Washington, D.C. — Unacknowledged and untreated mental health issues sap the potential of too many girls and women, disrupting their educational trajectories and limiting their ability to achieve their dreams. This can translate into a major loss of learning and lifetime potential: in short, a loss of future leaders.
Women of color suffer disproportionately from the kinds of adverse life experiences that can lead to depression, anxiety disorders, and toxic levels of chronic stress. New mothers of color, notably, have a rate of postpartum depression that is about two to three times higher than the rate for all new mothers. This vast disparity reflects major gaps in both screening and treatment for mental health issues among women of different racial and ethnic backgrounds.
This Friday at 10:00 a.m., the Center for American Progress will host a panel discussion on how racism, cultural stereotypes, economic insecurity, gender discrimination, stigma, and shame all impact the mental health of women of color, preventing them from getting the support and treatment they deserve. The panel will discuss concrete ways to make our schools more responsive to the needs of girls of color; explore how public policy can reduce toxic stress in families and communities; and share success stories from programs and policies that have a proven track record of helping women of color with mental health challenges recover and thrive.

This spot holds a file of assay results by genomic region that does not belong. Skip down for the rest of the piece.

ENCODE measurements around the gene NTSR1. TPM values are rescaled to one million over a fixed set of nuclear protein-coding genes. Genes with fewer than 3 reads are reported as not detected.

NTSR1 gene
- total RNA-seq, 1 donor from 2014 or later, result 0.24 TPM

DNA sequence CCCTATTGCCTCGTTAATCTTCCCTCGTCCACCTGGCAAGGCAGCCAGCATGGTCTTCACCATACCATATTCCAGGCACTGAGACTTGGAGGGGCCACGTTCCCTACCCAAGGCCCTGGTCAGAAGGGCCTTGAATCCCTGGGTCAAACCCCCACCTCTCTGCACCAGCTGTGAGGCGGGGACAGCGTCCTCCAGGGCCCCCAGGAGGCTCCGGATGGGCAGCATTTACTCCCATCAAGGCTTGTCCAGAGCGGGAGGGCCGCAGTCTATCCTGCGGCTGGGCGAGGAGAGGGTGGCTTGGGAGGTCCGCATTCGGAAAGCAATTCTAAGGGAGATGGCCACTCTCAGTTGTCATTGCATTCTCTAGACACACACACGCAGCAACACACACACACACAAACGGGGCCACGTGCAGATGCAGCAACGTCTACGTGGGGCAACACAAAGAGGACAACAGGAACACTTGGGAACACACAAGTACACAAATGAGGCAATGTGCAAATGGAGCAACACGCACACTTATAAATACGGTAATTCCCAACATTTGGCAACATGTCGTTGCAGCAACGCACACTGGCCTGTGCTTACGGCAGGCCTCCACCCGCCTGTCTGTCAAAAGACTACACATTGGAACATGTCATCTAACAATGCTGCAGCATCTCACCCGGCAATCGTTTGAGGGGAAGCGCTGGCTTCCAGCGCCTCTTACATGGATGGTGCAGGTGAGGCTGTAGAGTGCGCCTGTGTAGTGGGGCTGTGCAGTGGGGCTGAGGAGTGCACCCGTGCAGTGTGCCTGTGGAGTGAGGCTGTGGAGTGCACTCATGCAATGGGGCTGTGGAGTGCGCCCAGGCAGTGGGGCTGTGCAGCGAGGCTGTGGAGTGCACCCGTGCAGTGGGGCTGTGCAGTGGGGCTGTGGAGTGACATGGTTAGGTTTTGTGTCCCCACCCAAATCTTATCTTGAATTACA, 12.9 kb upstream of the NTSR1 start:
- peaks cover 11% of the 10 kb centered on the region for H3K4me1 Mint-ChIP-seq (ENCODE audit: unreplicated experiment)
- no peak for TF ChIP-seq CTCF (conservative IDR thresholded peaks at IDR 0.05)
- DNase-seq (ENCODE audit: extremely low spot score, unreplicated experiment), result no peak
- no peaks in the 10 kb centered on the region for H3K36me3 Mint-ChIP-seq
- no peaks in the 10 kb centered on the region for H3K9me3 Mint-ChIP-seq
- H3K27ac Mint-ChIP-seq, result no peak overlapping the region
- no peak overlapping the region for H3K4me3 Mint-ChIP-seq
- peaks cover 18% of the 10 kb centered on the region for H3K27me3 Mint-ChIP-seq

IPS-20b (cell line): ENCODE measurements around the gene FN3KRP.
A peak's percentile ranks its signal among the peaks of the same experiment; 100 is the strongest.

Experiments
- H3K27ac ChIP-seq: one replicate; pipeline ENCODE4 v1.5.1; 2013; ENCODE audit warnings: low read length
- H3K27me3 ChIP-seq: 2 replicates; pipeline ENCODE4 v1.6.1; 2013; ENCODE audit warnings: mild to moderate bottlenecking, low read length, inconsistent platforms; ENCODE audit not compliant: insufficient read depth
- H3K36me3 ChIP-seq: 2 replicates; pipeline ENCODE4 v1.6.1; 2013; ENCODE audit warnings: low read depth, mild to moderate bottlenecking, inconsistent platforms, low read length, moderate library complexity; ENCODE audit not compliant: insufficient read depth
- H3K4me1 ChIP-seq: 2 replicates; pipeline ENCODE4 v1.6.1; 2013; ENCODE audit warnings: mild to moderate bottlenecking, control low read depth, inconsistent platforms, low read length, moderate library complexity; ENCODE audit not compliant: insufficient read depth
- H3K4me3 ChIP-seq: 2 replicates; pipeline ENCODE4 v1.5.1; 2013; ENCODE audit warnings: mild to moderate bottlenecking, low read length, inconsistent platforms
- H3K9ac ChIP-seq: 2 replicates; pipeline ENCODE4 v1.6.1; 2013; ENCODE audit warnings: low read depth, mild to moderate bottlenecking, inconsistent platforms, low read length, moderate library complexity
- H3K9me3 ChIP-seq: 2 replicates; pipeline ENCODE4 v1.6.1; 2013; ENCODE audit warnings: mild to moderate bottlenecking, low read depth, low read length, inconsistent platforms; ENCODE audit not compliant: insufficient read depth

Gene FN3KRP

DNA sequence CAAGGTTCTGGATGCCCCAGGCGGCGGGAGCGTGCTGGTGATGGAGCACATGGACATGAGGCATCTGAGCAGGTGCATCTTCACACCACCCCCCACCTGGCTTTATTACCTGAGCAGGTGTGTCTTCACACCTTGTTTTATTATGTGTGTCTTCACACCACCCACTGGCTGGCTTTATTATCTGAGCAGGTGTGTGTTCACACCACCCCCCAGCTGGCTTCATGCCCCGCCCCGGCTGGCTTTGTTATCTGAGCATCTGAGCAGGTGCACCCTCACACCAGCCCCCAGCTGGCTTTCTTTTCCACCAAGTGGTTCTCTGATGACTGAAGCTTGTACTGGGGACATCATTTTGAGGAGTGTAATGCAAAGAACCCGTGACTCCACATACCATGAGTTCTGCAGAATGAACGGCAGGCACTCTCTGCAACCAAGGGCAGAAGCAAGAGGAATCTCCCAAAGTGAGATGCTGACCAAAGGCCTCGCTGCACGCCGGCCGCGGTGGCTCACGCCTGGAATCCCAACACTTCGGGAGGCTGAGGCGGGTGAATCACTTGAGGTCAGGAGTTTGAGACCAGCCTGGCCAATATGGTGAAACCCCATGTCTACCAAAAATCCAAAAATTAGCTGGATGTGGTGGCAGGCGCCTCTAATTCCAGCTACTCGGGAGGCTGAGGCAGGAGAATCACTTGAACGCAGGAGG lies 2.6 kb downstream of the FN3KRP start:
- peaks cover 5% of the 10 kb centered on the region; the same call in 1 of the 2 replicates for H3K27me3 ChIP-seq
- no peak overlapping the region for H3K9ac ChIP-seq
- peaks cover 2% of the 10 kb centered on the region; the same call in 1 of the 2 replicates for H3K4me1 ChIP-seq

Winnie Stachelberg, Executive Vice President, External Affairs
Robin Kelly, U.S. Representative (D-IL)
LaShonta Edwards, Founder and Director, A Mother’s Sanctuary
Christy Gamble, Director, Health Policy & Legislative Affairs, Black Women’s Health
Carmen R. Valdez, Associate Professor, Department of Counseling Psychology, University of Wisconsin–Madison
Jamila Taylor, Senior Fellow, Center for American Progress
Judith Warner, Senior Fellow, Center for American Progress
November 17, 2017
10:00 a.m. – 11:30 a.m. EST
Center for American Progress
1333 H Street NW, 10th Floor
Washington, DC 20005